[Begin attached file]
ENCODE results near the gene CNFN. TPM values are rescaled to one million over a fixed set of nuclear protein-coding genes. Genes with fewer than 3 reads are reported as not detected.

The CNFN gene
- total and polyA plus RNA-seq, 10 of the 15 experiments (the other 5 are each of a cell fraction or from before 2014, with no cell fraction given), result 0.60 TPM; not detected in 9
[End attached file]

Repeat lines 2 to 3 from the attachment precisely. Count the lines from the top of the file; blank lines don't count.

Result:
The CNFN gene
- total and polyA plus RNA-seq, 10 of the 15 experiments (the other 5 are each of a cell fraction or from before 2014, with no cell fraction given), result 0.60 TPM; not detected in 9